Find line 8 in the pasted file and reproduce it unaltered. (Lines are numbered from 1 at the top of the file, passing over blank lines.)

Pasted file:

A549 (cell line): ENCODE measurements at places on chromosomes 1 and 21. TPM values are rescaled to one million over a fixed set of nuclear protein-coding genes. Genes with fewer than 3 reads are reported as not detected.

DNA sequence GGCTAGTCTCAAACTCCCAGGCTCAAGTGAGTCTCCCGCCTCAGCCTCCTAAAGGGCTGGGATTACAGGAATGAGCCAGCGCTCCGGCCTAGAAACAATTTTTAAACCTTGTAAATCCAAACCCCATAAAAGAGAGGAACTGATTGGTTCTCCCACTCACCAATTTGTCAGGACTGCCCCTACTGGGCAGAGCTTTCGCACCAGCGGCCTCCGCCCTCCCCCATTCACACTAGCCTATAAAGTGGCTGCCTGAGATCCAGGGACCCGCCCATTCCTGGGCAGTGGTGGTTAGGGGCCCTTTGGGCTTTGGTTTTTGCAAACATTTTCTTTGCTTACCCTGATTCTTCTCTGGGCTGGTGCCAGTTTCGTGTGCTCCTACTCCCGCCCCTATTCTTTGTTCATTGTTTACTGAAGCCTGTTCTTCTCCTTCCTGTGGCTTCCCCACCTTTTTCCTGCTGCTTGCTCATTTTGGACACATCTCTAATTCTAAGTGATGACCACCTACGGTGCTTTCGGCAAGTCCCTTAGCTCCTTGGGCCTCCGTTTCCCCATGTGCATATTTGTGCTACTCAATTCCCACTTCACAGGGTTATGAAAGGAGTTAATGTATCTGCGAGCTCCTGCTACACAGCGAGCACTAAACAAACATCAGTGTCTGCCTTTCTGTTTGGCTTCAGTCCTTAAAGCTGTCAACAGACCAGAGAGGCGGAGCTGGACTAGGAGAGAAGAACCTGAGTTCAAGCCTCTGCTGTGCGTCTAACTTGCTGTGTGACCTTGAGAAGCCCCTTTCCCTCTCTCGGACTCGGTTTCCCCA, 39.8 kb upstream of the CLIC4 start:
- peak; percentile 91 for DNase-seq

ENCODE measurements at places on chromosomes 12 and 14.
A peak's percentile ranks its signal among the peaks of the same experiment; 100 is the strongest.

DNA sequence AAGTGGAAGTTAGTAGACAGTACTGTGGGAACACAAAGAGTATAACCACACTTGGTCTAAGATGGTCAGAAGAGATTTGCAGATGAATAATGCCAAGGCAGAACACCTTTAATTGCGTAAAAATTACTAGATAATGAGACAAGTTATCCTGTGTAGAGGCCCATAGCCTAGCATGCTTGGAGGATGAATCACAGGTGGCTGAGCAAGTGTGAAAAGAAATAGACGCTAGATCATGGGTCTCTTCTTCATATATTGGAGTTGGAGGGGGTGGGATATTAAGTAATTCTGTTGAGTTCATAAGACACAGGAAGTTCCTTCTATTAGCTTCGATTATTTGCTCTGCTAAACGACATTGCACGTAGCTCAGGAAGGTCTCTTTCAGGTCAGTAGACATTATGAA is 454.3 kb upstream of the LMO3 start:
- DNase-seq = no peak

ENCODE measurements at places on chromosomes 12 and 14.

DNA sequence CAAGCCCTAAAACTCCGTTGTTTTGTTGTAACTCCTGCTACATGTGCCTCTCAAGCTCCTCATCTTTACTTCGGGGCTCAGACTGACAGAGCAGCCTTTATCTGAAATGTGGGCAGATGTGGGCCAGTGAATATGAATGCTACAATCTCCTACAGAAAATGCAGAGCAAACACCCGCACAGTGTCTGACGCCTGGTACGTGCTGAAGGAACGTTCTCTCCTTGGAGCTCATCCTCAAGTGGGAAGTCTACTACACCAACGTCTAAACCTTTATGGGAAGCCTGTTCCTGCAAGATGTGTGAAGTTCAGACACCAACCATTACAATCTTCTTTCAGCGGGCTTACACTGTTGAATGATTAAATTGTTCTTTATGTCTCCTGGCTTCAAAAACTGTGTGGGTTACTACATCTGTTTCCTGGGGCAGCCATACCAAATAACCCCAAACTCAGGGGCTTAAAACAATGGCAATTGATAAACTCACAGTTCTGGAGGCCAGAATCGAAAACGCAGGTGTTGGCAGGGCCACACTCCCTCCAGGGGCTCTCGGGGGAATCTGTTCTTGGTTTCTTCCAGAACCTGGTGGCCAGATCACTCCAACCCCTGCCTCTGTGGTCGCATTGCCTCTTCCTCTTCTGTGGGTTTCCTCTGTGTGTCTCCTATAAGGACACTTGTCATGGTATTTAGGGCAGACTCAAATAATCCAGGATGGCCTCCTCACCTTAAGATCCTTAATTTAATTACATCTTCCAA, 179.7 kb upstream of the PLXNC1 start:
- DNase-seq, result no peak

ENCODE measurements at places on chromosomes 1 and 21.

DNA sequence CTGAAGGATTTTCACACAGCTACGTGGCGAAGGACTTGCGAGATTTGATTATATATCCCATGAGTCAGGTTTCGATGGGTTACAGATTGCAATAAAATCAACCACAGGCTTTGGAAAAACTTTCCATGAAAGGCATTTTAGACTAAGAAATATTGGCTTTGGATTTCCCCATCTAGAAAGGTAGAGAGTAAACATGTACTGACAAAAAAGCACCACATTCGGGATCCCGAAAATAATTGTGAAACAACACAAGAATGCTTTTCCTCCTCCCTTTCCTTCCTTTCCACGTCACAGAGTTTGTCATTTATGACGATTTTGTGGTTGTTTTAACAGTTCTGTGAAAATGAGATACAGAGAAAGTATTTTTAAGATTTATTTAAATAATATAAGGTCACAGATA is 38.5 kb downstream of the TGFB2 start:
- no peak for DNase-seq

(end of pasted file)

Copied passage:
ENCODE measurements at places on chromosomes 12 and 14.